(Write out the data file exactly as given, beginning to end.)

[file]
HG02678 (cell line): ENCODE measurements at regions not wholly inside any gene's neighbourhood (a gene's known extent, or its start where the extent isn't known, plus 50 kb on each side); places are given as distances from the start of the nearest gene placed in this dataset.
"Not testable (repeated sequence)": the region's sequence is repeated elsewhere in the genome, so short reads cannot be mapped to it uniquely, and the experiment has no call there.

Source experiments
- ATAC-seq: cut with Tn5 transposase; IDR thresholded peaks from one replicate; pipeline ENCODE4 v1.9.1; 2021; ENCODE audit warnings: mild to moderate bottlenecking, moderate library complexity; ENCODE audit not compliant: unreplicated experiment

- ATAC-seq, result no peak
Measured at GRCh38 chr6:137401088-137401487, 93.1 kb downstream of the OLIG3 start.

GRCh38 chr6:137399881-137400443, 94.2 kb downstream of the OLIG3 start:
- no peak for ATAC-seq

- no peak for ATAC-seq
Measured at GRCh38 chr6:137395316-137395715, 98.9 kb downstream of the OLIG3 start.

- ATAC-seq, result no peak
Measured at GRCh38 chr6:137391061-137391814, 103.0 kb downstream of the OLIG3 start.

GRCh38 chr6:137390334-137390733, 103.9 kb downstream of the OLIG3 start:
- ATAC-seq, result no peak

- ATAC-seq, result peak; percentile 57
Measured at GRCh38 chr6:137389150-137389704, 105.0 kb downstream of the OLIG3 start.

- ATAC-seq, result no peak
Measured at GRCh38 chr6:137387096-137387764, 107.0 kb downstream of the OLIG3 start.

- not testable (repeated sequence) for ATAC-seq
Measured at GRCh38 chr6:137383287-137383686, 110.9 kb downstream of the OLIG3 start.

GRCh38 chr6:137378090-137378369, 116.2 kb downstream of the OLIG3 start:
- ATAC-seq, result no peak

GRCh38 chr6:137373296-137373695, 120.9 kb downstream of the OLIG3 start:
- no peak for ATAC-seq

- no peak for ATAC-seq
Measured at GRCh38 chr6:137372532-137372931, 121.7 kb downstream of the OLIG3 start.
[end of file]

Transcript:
HG02678 (cell line): ENCODE measurements at regions not wholly inside any gene's neighbourhood (a gene's known extent, or its start where the extent isn't known, plus 50 kb on each side); places are given as distances from the start of the nearest gene placed in this dataset.
"Not testable (repeated sequence)": the region's sequence is repeated elsewhere in the genome, so short reads cannot be mapped to it uniquely, and the experiment has no call there.

Source experiments
- ATAC-seq: cut with Tn5 transposase; IDR thresholded peaks from one replicate; pipeline ENCODE4 v1.9.1; 2021; ENCODE audit warnings: mild to moderate bottlenecking, moderate library complexity; ENCODE audit not compliant: unreplicated experiment

- ATAC-seq, result no peak
Measured at GRCh38 chr6:137401088-137401487, 93.1 kb downstream of the OLIG3 start.

GRCh38 chr6:137399881-137400443, 94.2 kb downstream of the OLIG3 start:
- no peak for ATAC-seq

- no peak for ATAC-seq
Measured at GRCh38 chr6:137395316-137395715, 98.9 kb downstream of the OLIG3 start.

- ATAC-seq, result no peak
Measured at GRCh38 chr6:137391061-137391814, 103.0 kb downstream of the OLIG3 start.

GRCh38 chr6:137390334-137390733, 103.9 kb downstream of the OLIG3 start:
- ATAC-seq, result no peak

- ATAC-seq, result peak; percentile 57
Measured at GRCh38 chr6:137389150-137389704, 105.0 kb downstream of the OLIG3 start.

- ATAC-seq, result no peak
Measured at GRCh38 chr6:137387096-137387764, 107.0 kb downstream of the OLIG3 start.

- not testable (repeated sequence) for ATAC-seq
Measured at GRCh38 chr6:137383287-137383686, 110.9 kb downstream of the OLIG3 start.

GRCh38 chr6:137378090-137378369, 116.2 kb downstream of the OLIG3 start:
- ATAC-seq, result no peak

GRCh38 chr6:137373296-137373695, 120.9 kb downstream of the OLIG3 start:
- no peak for ATAC-seq

- no peak for ATAC-seq
Measured at GRCh38 chr6:137372532-137372931, 121.7 kb downstream of the OLIG3 start.